Preparation of zearalenone contaminated diet

Purified ZEA (Fermentek, Jerusalem, Israel) was dissolved in acetic ether, and then poured onto talcum powder. A ZEA premix was prepared by blending ZEA-contaminated talcum powder with ZEA-free corn, which was subsequently mixed at the appropriate levels with a corn-soybean meal diet to create the experimental diets. All diets were prepared in one batch, and then stored in covered containers prior to feeding. A composite sample of each experimental diet was prepared for analysis of ZEA and other mycotoxins by the Asia Mycotoxin Analysis Center (Chaoyang University of Technology, Taichung, Taiwan) before and at the end of the feeding experiment. Deoxynivalenol (DON) was analyzed using high performance liquid chromatography. Enzyme linked immunosorbent assay and fluorometry techniques were used to measure ZEA, fumonisins (FUM), and aflatoxin (AFL) levels. The detection limits of these mycotoxins were 1 μg/kg for AFL, 0.1 mg/kg for ZEA, 0.25 mg/kg for FUM, and 0.1 mg/kg for DON, including 3-acetyl DON, 15-acetyl DON, and nivalenol.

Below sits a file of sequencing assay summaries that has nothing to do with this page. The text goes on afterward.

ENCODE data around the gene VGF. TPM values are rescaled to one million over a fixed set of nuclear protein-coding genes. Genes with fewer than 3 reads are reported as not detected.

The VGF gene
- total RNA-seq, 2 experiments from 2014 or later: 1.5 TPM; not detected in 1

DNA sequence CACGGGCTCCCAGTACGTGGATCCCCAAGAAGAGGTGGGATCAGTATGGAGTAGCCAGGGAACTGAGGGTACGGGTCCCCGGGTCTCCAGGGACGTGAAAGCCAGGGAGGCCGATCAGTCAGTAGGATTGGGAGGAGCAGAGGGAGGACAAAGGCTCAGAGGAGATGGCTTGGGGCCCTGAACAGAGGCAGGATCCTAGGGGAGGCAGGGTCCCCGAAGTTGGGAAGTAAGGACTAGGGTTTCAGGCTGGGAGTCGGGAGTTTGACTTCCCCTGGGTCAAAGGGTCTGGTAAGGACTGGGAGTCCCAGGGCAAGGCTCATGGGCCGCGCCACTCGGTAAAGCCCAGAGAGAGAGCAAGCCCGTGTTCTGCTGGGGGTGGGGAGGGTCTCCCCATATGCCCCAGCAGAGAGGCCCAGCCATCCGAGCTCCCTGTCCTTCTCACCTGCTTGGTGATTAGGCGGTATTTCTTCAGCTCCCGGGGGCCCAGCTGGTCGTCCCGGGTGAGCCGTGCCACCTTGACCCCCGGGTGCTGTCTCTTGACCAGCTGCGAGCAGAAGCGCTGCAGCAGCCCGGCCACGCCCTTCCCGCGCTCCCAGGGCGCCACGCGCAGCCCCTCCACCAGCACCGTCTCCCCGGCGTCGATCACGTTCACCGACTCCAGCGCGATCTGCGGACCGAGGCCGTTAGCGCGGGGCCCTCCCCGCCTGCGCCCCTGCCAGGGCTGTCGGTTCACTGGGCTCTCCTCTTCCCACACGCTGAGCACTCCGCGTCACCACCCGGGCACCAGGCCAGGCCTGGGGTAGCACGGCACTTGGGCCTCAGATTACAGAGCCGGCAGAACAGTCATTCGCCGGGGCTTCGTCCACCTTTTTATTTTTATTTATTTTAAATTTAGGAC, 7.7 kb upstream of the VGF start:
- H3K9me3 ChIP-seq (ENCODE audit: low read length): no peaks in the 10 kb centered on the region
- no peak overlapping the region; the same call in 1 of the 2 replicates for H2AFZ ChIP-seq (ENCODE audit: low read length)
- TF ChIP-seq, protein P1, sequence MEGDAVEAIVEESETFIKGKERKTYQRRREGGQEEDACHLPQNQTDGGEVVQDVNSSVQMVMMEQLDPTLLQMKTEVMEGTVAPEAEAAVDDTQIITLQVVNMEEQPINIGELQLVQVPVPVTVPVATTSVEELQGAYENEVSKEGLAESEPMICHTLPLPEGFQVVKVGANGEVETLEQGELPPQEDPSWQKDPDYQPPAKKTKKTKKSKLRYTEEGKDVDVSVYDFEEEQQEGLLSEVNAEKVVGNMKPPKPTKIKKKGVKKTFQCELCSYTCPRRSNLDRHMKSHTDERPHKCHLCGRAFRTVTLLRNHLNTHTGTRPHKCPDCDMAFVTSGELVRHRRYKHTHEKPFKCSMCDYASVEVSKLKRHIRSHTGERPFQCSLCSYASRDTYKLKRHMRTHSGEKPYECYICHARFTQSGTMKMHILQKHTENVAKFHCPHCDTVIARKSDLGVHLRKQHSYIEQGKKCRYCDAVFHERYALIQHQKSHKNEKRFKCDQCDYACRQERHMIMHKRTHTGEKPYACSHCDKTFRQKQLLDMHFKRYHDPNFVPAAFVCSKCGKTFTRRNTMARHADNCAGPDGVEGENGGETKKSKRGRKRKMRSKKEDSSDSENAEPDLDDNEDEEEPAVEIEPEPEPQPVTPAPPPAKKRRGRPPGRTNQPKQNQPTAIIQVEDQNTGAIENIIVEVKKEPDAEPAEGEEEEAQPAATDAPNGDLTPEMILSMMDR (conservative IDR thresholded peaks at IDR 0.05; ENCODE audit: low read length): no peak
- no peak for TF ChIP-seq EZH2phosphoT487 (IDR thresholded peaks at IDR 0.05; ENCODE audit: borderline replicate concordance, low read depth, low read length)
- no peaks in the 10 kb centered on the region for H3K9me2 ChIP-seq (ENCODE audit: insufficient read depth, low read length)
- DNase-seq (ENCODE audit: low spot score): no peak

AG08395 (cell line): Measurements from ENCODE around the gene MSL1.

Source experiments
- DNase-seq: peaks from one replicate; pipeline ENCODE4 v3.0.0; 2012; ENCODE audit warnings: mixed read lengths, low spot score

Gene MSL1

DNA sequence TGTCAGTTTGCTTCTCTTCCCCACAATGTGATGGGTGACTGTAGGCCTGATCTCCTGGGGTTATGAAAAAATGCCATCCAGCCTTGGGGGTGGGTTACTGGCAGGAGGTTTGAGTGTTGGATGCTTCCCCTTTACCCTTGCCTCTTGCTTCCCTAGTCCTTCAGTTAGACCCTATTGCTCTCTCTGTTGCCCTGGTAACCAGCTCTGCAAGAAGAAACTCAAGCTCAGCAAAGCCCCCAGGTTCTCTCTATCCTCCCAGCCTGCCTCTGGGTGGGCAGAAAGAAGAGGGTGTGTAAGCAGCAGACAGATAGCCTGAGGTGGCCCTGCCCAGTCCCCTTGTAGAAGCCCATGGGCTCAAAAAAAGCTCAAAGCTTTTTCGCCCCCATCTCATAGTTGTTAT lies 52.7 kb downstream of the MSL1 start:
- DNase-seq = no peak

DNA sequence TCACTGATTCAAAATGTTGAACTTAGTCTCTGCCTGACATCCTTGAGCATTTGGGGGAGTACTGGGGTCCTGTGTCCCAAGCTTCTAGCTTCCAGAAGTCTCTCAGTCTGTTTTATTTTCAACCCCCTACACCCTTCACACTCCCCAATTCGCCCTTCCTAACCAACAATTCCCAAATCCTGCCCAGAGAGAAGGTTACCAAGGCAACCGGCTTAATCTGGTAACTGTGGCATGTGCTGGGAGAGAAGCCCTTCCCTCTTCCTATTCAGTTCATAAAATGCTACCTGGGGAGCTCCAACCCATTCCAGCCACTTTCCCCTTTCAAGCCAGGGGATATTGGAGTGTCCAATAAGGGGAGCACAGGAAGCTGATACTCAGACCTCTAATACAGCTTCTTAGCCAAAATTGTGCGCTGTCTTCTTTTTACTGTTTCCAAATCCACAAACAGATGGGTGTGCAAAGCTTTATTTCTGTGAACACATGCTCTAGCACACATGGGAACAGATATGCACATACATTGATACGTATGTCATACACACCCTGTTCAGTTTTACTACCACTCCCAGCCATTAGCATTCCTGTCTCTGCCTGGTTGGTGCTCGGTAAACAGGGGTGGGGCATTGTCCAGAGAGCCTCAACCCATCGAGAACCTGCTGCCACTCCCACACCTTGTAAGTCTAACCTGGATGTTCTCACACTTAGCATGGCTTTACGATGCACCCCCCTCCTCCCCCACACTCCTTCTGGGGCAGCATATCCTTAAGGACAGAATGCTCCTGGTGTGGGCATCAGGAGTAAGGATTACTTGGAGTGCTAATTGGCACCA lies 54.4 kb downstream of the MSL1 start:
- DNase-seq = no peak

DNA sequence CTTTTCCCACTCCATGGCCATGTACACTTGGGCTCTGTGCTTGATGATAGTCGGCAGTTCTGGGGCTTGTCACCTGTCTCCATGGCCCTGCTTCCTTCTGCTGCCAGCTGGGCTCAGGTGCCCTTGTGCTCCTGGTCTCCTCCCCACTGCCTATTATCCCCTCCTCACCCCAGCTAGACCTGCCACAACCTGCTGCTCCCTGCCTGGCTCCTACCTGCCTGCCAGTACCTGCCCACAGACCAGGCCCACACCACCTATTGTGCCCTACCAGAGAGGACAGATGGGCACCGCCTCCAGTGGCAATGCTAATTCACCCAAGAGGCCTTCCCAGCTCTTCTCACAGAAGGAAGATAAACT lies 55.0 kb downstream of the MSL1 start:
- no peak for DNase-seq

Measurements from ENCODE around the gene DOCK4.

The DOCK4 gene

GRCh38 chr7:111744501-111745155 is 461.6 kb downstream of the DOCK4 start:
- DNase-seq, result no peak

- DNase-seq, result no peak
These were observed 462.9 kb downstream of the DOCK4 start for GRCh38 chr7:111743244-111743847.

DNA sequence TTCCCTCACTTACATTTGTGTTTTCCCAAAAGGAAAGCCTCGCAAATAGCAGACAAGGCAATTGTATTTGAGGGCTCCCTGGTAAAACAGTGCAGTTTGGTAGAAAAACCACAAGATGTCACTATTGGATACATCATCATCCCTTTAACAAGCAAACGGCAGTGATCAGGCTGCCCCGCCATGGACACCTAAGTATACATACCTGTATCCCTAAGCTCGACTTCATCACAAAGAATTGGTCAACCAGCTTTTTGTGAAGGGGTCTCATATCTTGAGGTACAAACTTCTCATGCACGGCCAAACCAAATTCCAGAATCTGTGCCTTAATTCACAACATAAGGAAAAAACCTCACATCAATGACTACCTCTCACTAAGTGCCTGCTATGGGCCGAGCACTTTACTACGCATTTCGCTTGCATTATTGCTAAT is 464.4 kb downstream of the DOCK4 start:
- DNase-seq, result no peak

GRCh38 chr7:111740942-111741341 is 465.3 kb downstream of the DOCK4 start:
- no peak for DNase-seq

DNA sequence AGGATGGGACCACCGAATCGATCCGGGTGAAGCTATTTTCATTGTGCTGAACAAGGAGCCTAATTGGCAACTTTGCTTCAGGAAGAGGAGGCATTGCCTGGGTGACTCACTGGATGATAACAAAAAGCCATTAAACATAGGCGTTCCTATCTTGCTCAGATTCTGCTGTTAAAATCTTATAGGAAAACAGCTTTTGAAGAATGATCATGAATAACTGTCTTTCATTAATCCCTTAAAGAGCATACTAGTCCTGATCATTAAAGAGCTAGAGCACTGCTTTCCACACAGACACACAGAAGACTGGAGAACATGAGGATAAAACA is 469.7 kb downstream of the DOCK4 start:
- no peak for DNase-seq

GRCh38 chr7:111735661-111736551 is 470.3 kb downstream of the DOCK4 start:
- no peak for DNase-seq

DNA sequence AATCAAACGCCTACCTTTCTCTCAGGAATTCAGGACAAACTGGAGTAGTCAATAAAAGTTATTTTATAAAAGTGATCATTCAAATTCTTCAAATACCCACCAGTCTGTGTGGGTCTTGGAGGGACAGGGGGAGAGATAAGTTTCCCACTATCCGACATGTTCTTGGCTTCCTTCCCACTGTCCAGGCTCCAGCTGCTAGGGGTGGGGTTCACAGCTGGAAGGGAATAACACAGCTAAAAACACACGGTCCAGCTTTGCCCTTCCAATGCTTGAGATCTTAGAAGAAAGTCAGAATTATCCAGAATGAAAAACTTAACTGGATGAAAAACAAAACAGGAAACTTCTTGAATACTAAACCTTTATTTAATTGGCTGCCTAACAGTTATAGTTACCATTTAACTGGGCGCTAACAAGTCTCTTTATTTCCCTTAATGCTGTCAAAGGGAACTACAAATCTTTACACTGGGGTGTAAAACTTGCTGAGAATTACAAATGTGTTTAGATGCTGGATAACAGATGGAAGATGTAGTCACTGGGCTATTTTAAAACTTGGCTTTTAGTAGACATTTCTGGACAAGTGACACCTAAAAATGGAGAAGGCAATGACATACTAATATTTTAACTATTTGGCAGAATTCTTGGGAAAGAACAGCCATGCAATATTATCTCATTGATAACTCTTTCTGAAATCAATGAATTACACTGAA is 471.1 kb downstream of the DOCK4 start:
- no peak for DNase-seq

Experimental design, female piglets and management

Animals used in all experiments were cared for in accordance with the guidelines for the care and use of laboratory animals described by the Animal Nutrition Research Institute of Shandong Agricultural University and the Ministry of Agriculture of China. A total of twenty post-weaning female piglets (Landrace×Yorkshire×Duroc) with an average body weight of 10.36±1.21 kg were used in the study. Gilts were randomly allocated into four treatments after seven days of adaptation. Pigs were fed a basal diet (Table 1) supplemented with an addition of 0, 1, 2, or 3 mg/kg purified ZEA for 18 day. Analyzed ZEA contents were 0, 1.1±0.02, 2.0±0.01, and 3.2±0.02 mg/kg in the control and the three experimental diets, respectively. Aflatoxin, DON, and FUM were not detected in the test diets (Jiang et al., 2011).